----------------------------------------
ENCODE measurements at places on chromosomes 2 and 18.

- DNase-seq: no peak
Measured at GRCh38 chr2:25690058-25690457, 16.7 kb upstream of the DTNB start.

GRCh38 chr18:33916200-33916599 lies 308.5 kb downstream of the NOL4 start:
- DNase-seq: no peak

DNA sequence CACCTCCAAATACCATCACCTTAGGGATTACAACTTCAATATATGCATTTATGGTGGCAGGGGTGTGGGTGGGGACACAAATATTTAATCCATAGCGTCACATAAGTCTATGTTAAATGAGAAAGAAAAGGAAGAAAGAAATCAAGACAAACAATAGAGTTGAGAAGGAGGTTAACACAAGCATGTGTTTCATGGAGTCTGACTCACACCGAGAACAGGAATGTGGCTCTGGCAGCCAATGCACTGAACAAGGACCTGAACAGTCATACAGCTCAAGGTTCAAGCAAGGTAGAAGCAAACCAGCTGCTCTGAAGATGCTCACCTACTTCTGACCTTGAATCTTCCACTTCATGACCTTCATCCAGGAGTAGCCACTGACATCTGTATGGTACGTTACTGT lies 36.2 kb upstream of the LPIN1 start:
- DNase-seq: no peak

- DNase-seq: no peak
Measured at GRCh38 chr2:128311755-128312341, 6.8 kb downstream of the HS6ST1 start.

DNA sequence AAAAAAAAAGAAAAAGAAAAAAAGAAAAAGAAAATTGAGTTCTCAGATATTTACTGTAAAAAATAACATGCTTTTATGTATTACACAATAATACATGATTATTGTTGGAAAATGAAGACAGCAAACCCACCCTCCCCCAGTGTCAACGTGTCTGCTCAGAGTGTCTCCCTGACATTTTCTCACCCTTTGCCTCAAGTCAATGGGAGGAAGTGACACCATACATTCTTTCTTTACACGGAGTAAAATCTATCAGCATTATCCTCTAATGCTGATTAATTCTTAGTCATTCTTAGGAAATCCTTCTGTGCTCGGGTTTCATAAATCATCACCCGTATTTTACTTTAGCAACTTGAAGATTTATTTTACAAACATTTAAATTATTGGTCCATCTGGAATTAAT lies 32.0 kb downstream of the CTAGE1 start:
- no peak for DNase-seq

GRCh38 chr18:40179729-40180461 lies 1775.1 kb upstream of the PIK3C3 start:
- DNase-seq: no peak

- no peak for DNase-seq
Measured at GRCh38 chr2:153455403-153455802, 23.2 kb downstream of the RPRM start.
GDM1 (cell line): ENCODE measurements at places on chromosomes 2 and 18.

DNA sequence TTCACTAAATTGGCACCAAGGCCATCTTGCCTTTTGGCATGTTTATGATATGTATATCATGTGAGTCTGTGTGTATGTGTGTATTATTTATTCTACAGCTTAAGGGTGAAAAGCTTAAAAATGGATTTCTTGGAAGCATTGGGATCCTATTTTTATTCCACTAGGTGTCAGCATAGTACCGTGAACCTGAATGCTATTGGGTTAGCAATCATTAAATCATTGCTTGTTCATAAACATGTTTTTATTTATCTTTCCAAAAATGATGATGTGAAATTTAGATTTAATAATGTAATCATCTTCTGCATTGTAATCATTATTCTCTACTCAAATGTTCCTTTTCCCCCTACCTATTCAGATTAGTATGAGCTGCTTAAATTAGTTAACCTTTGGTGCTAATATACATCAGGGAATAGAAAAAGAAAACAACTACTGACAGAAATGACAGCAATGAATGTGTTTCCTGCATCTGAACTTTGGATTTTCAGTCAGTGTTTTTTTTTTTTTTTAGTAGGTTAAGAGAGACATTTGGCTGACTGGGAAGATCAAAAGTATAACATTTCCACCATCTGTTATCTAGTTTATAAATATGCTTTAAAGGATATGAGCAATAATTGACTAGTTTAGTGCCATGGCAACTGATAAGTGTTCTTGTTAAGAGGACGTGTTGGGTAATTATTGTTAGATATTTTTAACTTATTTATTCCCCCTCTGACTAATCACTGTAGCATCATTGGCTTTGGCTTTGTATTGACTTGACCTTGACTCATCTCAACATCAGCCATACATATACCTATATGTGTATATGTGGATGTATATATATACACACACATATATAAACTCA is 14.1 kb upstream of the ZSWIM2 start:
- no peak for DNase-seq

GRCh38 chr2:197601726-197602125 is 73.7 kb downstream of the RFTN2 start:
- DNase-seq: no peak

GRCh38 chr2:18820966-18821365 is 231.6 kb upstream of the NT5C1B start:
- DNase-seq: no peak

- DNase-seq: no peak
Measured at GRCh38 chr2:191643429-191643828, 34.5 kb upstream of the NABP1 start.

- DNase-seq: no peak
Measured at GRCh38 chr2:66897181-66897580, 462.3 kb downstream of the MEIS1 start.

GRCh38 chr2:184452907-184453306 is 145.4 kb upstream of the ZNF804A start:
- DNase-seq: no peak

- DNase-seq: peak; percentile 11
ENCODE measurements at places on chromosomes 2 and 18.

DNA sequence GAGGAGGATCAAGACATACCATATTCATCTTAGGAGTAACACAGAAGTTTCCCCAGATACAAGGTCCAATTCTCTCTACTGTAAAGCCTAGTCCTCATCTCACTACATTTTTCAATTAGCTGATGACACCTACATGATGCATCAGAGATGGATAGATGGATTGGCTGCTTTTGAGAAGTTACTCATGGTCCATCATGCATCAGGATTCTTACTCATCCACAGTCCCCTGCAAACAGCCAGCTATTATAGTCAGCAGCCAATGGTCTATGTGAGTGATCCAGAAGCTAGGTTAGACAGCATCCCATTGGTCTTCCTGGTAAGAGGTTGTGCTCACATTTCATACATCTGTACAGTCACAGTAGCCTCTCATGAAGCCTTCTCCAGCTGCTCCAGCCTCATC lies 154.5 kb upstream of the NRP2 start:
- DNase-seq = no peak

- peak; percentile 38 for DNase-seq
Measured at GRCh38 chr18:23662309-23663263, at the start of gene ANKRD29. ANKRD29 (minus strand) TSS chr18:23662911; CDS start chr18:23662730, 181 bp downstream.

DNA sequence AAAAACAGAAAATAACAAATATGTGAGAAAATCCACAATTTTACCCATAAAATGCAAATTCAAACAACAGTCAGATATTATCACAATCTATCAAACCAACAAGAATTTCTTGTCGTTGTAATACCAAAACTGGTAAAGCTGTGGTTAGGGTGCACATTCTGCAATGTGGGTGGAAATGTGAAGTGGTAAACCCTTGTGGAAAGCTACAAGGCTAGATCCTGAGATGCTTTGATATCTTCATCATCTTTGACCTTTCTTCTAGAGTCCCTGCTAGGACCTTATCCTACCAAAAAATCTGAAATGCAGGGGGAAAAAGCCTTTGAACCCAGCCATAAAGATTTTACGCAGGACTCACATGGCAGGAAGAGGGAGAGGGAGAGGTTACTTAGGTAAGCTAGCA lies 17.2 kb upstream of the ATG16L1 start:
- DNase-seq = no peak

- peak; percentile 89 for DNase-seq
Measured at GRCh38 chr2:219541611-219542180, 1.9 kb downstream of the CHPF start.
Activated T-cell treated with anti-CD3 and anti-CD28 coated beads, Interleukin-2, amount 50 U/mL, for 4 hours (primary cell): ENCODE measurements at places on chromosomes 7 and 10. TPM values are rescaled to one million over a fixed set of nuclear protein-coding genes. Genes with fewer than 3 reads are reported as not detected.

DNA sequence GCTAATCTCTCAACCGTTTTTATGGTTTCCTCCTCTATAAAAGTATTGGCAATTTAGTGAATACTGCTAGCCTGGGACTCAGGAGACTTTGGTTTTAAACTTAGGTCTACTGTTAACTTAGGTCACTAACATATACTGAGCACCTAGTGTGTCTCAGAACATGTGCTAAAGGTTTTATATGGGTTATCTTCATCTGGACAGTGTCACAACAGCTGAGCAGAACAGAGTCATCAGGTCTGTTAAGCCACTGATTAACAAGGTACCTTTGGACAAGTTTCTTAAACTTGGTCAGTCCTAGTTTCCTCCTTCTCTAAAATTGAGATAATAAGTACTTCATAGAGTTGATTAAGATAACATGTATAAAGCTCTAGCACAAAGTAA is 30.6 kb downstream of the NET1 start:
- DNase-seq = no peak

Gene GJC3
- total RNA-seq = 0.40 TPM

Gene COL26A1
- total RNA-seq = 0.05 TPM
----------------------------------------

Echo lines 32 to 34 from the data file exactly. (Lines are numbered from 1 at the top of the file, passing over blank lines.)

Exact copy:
- DNase-seq = no peak

- peak; percentile 38 for DNase-seq
Measured at GRCh38 chr18:23662309-23663263, at the start of gene ANKRD29. ANKRD29 (minus strand) TSS chr18:23662911; CDS start chr18:23662730, 181 bp downstream.